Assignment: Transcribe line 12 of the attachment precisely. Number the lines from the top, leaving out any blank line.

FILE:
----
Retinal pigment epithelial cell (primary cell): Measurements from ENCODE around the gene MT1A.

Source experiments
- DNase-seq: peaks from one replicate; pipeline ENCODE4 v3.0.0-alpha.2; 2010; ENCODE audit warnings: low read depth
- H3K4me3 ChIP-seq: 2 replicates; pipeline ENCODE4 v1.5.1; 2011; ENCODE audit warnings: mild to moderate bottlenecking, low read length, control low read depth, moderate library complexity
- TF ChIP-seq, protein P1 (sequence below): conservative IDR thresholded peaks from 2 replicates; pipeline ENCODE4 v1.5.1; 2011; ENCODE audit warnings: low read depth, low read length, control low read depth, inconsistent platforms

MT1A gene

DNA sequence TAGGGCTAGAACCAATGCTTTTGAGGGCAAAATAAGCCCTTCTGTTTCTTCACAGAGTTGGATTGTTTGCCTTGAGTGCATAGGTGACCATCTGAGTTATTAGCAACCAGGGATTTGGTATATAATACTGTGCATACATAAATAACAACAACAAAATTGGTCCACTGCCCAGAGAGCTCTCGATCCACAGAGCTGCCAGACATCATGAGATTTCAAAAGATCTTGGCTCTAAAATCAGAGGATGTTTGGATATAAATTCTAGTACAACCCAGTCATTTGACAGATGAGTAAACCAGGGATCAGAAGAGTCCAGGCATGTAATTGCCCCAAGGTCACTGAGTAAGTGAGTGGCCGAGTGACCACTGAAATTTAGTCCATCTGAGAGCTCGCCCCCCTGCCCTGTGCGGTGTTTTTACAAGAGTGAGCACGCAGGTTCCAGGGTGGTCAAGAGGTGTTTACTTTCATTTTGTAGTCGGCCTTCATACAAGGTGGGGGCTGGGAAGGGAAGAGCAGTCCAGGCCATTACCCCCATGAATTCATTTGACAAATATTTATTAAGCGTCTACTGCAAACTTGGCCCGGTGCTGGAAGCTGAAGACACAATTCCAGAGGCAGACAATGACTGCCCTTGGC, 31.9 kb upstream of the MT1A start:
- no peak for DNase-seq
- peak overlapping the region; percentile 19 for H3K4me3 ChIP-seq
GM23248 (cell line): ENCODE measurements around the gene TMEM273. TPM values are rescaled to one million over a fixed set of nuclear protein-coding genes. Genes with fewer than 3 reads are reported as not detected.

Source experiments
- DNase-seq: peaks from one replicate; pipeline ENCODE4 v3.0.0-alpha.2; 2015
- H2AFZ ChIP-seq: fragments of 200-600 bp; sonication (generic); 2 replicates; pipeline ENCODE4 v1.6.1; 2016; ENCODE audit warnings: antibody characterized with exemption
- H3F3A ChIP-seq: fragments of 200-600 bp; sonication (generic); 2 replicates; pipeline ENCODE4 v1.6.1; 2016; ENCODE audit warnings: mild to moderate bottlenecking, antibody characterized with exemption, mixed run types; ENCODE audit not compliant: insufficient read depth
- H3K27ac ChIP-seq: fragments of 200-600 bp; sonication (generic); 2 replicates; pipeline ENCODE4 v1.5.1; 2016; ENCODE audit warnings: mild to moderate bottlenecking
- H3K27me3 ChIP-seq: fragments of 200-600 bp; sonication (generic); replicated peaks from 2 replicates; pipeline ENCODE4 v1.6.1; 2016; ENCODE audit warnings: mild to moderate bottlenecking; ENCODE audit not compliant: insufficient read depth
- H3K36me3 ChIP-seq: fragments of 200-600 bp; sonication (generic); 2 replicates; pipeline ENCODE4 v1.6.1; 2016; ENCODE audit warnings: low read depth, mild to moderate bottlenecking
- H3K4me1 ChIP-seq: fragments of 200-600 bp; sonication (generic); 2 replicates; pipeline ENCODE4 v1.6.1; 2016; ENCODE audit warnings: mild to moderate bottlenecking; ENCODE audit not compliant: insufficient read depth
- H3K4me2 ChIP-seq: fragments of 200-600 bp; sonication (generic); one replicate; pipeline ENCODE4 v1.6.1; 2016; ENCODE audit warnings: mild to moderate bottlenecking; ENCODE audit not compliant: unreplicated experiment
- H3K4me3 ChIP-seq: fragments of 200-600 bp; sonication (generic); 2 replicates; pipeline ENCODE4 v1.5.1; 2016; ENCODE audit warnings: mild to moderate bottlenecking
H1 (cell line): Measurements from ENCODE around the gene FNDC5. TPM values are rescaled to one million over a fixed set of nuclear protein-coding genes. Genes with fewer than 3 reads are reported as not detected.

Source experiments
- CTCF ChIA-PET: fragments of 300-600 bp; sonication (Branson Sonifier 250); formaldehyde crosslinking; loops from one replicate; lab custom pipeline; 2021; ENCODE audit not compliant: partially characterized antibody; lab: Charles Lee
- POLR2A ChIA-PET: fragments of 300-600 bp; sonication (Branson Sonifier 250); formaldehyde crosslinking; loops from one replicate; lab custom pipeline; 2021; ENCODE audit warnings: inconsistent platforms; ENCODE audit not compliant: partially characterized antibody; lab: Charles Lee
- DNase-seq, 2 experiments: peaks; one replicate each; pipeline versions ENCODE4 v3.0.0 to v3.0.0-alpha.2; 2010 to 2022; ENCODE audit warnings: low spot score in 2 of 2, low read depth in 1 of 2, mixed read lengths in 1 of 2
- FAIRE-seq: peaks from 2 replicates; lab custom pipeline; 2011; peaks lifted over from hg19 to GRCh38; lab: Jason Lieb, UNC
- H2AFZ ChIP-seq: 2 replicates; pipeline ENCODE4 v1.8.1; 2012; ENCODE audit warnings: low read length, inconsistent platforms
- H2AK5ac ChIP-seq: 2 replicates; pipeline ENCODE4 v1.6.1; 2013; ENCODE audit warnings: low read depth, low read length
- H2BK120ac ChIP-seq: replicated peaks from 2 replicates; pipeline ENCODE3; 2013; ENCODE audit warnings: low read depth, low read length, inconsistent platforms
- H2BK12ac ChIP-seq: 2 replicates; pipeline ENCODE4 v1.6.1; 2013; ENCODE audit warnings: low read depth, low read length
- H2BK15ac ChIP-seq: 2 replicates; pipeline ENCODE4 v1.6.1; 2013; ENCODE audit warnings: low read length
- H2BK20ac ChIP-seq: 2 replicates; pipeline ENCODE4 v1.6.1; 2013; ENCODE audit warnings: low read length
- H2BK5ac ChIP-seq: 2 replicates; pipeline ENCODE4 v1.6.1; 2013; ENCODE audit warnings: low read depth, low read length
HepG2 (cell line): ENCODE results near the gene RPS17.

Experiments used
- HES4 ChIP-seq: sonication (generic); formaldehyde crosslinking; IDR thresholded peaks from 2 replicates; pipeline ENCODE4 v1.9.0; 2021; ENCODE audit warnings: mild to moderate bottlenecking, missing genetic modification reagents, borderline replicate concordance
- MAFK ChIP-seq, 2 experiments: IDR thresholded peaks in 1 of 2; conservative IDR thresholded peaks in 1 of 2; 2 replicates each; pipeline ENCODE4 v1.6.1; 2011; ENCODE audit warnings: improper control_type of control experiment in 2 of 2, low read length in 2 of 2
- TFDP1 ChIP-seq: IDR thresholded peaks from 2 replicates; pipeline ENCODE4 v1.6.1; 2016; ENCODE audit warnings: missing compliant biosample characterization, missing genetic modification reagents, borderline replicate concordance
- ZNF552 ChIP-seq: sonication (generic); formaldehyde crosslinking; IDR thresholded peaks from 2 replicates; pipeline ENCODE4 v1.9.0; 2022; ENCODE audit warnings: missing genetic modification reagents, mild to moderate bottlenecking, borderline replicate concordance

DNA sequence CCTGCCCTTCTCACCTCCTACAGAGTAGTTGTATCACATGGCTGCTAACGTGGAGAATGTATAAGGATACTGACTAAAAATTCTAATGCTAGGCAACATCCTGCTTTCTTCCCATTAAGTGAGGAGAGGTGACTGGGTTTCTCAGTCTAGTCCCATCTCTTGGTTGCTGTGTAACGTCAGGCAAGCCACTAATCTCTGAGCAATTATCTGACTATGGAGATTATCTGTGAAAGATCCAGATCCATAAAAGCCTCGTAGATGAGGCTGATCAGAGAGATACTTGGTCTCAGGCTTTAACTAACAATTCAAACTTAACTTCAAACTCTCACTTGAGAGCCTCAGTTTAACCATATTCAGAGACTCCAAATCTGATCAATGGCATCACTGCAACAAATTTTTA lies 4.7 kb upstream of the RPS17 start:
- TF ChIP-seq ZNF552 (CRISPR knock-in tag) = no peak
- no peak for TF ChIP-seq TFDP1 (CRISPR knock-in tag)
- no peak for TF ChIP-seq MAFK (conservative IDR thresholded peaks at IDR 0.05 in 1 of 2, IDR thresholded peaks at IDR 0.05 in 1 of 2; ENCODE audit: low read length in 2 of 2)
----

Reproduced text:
- DNase-seq: peaks from one replicate; pipeline ENCODE4 v3.0.0-alpha.2; 2015